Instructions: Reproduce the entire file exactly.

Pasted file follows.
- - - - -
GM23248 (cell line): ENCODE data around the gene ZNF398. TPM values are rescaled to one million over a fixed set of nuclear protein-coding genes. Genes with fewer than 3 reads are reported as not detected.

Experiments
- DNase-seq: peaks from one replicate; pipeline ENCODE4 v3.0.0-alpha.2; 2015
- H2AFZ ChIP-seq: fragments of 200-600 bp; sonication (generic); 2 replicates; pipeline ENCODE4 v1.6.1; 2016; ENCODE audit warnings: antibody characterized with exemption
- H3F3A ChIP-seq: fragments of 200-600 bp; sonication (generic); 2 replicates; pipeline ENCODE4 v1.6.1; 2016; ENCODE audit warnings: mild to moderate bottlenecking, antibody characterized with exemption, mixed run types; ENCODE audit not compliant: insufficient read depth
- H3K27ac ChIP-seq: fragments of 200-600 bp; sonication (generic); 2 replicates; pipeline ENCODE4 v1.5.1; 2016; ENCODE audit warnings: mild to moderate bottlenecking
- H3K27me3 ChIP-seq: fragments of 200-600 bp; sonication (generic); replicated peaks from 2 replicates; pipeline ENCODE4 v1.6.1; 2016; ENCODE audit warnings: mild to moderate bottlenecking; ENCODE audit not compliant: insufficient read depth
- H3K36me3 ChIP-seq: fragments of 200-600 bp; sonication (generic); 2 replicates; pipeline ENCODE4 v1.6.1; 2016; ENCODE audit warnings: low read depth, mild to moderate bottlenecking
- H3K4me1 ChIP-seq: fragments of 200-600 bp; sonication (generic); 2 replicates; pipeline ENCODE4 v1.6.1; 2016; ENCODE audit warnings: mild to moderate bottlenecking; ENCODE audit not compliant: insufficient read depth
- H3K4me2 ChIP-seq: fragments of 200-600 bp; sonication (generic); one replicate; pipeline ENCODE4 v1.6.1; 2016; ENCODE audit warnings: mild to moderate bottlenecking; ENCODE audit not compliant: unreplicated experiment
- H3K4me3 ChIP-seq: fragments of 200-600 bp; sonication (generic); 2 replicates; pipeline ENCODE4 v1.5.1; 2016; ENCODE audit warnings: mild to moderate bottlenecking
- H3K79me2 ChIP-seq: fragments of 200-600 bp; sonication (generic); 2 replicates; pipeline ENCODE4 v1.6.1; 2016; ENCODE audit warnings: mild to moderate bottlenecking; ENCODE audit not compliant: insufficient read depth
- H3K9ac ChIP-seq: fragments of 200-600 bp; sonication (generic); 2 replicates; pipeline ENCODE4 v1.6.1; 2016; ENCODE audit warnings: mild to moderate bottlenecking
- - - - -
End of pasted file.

GM23248 (cell line): ENCODE data around the gene ZNF398. TPM values are rescaled to one million over a fixed set of nuclear protein-coding genes. Genes with fewer than 3 reads are reported as not detected.

Experiments
- DNase-seq: peaks from one replicate; pipeline ENCODE4 v3.0.0-alpha.2; 2015
- H2AFZ ChIP-seq: fragments of 200-600 bp; sonication (generic); 2 replicates; pipeline ENCODE4 v1.6.1; 2016; ENCODE audit warnings: antibody characterized with exemption
- H3F3A ChIP-seq: fragments of 200-600 bp; sonication (generic); 2 replicates; pipeline ENCODE4 v1.6.1; 2016; ENCODE audit warnings: mild to moderate bottlenecking, antibody characterized with exemption, mixed run types; ENCODE audit not compliant: insufficient read depth
- H3K27ac ChIP-seq: fragments of 200-600 bp; sonication (generic); 2 replicates; pipeline ENCODE4 v1.5.1; 2016; ENCODE audit warnings: mild to moderate bottlenecking
- H3K27me3 ChIP-seq: fragments of 200-600 bp; sonication (generic); replicated peaks from 2 replicates; pipeline ENCODE4 v1.6.1; 2016; ENCODE audit warnings: mild to moderate bottlenecking; ENCODE audit not compliant: insufficient read depth
- H3K36me3 ChIP-seq: fragments of 200-600 bp; sonication (generic); 2 replicates; pipeline ENCODE4 v1.6.1; 2016; ENCODE audit warnings: low read depth, mild to moderate bottlenecking
- H3K4me1 ChIP-seq: fragments of 200-600 bp; sonication (generic); 2 replicates; pipeline ENCODE4 v1.6.1; 2016; ENCODE audit warnings: mild to moderate bottlenecking; ENCODE audit not compliant: insufficient read depth
- H3K4me2 ChIP-seq: fragments of 200-600 bp; sonication (generic); one replicate; pipeline ENCODE4 v1.6.1; 2016; ENCODE audit warnings: mild to moderate bottlenecking; ENCODE audit not compliant: unreplicated experiment
- H3K4me3 ChIP-seq: fragments of 200-600 bp; sonication (generic); 2 replicates; pipeline ENCODE4 v1.5.1; 2016; ENCODE audit warnings: mild to moderate bottlenecking
- H3K79me2 ChIP-seq: fragments of 200-600 bp; sonication (generic); 2 replicates; pipeline ENCODE4 v1.6.1; 2016; ENCODE audit warnings: mild to moderate bottlenecking; ENCODE audit not compliant: insufficient read depth
- H3K9ac ChIP-seq: fragments of 200-600 bp; sonication (generic); 2 replicates; pipeline ENCODE4 v1.6.1; 2016; ENCODE audit warnings: mild to moderate bottlenecking